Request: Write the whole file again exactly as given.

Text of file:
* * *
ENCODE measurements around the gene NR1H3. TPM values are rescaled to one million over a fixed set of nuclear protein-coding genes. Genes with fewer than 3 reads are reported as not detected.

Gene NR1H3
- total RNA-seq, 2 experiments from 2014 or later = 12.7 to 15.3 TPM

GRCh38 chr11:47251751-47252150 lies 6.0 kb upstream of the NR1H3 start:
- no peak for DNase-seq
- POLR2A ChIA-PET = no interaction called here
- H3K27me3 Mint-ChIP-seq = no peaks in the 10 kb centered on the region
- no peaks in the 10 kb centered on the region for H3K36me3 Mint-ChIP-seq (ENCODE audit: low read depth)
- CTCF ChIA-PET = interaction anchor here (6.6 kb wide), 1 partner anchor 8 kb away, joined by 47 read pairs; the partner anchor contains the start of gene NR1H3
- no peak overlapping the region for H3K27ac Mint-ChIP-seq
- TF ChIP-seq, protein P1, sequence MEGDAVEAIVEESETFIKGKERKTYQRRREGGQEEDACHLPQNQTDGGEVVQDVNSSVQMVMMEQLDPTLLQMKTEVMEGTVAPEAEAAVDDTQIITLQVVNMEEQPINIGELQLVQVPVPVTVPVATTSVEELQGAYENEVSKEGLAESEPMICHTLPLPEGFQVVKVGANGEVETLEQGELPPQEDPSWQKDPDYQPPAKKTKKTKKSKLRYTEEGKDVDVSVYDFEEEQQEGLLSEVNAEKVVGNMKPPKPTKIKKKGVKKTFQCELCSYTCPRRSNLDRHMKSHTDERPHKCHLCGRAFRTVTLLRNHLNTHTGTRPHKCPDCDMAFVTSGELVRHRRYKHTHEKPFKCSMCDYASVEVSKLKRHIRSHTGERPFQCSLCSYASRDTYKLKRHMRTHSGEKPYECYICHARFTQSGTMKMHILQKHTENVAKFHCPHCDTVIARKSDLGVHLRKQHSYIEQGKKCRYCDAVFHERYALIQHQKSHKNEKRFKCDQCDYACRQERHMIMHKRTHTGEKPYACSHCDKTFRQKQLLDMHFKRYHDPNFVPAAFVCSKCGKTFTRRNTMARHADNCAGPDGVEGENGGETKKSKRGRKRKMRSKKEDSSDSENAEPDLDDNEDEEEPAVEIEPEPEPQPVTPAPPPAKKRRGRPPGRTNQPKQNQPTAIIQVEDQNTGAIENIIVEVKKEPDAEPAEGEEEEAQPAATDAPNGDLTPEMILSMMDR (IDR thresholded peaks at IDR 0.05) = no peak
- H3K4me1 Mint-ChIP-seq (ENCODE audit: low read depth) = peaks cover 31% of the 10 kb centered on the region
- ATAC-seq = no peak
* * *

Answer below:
ENCODE measurements around the gene NR1H3. TPM values are rescaled to one million over a fixed set of nuclear protein-coding genes. Genes with fewer than 3 reads are reported as not detected.

Gene NR1H3
- total RNA-seq, 2 experiments from 2014 or later = 12.7 to 15.3 TPM

GRCh38 chr11:47251751-47252150 lies 6.0 kb upstream of the NR1H3 start:
- no peak for DNase-seq
- POLR2A ChIA-PET = no interaction called here
- H3K27me3 Mint-ChIP-seq = no peaks in the 10 kb centered on the region
- no peaks in the 10 kb centered on the region for H3K36me3 Mint-ChIP-seq (ENCODE audit: low read depth)
- CTCF ChIA-PET = interaction anchor here (6.6 kb wide), 1 partner anchor 8 kb away, joined by 47 read pairs; the partner anchor contains the start of gene NR1H3
- no peak overlapping the region for H3K27ac Mint-ChIP-seq
- TF ChIP-seq, protein P1, sequence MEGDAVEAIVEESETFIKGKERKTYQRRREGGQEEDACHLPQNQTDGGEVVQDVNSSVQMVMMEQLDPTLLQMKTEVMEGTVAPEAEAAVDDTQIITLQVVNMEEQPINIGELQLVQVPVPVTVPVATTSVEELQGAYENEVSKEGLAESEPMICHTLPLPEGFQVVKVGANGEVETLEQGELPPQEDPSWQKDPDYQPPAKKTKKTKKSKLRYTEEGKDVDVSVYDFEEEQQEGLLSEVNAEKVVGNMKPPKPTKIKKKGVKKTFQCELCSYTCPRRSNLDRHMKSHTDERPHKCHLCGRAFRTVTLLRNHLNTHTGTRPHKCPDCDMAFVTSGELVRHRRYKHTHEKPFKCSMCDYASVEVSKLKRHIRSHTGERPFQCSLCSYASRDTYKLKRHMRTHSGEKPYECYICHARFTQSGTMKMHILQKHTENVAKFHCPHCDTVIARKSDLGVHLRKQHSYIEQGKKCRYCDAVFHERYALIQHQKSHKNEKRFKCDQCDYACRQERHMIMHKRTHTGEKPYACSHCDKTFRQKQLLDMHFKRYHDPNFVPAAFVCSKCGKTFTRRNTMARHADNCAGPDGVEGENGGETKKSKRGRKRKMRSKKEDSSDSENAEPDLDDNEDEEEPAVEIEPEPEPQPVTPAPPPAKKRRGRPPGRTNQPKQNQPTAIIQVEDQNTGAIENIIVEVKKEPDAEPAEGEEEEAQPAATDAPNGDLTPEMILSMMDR (IDR thresholded peaks at IDR 0.05) = no peak
- H3K4me1 Mint-ChIP-seq (ENCODE audit: low read depth) = peaks cover 31% of the 10 kb centered on the region
- ATAC-seq = no peak